How right you are. That's exactly why I posted it in the Hasselblad V forum.The king is dead . Long live the king .
Long live the HASSELBLAD V-SYSTEM , even in digital age .
If HASSELBLAD does not open the door , others will .
Hi Nathan,Will Gorilla brand glue help put the sensor together?
Hi Paul,Hi Nathan,
First of all I did not edit your post just hit the wrong button. Sorry!
Could well be Gorilla glue gives us the last few millimeters to make a full frame sensor.
For those at Hasselblad that do not know what full frame is: 56x56 mm for 6x6 or 56x41 mm for 6x4.5
It was annoying to read Hasselblad announces a full frame sensor for 645 when in fact full frame refers to a cropped viewer.
That is cheating.
+1The more time it happens, the less I understand why Hasselblad is been neglecting the V system. with the thous and thous of V systems around the world, it beats me why Hasselblad can't see it. It's like parenting the world's favorite child just to let someone else support and nourish after his prime time.
Denaturalized? - I don't know. But we all pay in this life.
At the time Hasselblad developped the H series the company was writing results in red.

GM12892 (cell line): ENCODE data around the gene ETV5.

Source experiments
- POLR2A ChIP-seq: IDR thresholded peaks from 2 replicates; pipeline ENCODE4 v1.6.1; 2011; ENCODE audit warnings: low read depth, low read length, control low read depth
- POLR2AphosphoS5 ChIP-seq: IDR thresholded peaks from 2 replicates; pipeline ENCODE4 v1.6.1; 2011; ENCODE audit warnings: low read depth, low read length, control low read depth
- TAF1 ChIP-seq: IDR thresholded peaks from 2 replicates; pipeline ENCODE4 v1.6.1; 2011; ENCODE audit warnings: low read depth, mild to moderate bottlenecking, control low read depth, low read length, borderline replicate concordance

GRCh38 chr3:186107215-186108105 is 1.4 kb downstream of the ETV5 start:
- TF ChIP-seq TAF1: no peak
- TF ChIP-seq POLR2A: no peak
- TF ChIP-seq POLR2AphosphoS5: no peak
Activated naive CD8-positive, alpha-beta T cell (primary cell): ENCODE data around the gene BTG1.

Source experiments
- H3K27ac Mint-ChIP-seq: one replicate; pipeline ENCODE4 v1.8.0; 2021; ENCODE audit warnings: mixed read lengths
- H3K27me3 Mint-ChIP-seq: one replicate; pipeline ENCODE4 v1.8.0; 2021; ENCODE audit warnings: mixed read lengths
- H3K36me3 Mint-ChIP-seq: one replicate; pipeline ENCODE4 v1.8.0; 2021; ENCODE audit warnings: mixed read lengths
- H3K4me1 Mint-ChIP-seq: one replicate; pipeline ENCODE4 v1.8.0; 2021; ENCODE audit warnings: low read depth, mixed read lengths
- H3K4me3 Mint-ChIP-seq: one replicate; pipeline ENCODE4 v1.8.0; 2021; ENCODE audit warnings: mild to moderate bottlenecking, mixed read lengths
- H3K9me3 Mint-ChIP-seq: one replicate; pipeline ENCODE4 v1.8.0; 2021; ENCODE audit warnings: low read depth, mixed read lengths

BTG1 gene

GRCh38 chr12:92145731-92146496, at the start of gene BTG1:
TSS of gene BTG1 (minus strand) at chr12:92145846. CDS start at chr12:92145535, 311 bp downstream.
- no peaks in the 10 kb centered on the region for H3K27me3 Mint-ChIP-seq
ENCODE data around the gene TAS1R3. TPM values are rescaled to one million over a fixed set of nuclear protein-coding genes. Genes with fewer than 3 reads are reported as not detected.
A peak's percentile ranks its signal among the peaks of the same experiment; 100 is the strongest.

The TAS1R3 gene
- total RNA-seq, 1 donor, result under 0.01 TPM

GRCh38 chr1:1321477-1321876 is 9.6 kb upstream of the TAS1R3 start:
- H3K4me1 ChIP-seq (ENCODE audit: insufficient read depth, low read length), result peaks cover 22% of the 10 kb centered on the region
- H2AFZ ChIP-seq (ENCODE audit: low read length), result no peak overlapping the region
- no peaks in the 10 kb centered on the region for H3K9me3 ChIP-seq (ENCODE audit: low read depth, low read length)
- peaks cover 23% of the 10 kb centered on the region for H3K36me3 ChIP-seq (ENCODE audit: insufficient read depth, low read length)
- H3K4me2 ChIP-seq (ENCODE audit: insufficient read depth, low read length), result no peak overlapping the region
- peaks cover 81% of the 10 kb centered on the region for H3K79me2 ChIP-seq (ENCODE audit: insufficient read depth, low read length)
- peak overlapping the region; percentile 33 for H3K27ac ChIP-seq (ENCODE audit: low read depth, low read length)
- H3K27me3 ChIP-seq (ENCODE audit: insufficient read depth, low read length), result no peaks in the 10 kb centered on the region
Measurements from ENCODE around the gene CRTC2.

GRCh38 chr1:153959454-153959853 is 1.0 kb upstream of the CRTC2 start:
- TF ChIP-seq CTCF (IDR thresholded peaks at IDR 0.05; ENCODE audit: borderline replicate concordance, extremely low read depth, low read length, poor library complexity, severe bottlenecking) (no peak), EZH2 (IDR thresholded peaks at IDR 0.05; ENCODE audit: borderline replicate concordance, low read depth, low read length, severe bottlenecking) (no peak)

Turnover of V series cameras and lenses was slow and small.
The legendary quality of these products was literally Hasselblads main problem.
Why buy expensive new V series bodies and lenses when so many excellent used ones are available.
Only those who used their equipment to shoot more than 5-10 rolls of film a day were interested to buy new.
The strong demand for 645 format induced by developments in the digital domain dictated a new camera
was needed with AF, light metering and built in winder.
The H series is the reason whe can still buy new V series bodies lenses and film backs.
I too regret the poorly developed sense and respect from current management for the V series.
These cameras build a legendary world wide reputation that gives the H series
that extra premium that results in sales despite a stiff price.